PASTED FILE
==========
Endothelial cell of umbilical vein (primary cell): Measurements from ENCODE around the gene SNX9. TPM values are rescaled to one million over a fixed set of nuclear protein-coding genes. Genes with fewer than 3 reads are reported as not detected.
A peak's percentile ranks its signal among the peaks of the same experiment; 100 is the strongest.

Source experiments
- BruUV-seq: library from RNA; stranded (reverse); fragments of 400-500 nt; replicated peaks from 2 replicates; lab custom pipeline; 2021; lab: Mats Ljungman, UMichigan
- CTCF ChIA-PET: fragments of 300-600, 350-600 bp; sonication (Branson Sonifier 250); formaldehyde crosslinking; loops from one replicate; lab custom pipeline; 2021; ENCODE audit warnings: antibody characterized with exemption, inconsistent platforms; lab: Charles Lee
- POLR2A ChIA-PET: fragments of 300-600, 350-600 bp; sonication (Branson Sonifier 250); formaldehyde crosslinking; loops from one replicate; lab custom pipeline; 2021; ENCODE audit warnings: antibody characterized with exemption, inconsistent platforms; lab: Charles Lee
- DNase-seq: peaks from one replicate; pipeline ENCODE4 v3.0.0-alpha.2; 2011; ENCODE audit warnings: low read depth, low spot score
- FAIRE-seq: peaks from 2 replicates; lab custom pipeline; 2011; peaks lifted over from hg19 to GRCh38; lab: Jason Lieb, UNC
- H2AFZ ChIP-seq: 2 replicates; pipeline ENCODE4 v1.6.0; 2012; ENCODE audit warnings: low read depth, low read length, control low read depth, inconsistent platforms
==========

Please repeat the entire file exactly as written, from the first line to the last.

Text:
Endothelial cell of umbilical vein (primary cell): Measurements from ENCODE around the gene SNX9. TPM values are rescaled to one million over a fixed set of nuclear protein-coding genes. Genes with fewer than 3 reads are reported as not detected.
A peak's percentile ranks its signal among the peaks of the same experiment; 100 is the strongest.

Source experiments
- BruUV-seq: library from RNA; stranded (reverse); fragments of 400-500 nt; replicated peaks from 2 replicates; lab custom pipeline; 2021; lab: Mats Ljungman, UMichigan
- CTCF ChIA-PET: fragments of 300-600, 350-600 bp; sonication (Branson Sonifier 250); formaldehyde crosslinking; loops from one replicate; lab custom pipeline; 2021; ENCODE audit warnings: antibody characterized with exemption, inconsistent platforms; lab: Charles Lee
- POLR2A ChIA-PET: fragments of 300-600, 350-600 bp; sonication (Branson Sonifier 250); formaldehyde crosslinking; loops from one replicate; lab custom pipeline; 2021; ENCODE audit warnings: antibody characterized with exemption, inconsistent platforms; lab: Charles Lee
- DNase-seq: peaks from one replicate; pipeline ENCODE4 v3.0.0-alpha.2; 2011; ENCODE audit warnings: low read depth, low spot score
- FAIRE-seq: peaks from 2 replicates; lab custom pipeline; 2011; peaks lifted over from hg19 to GRCh38; lab: Jason Lieb, UNC
- H2AFZ ChIP-seq: 2 replicates; pipeline ENCODE4 v1.6.0; 2012; ENCODE audit warnings: low read depth, low read length, control low read depth, inconsistent platforms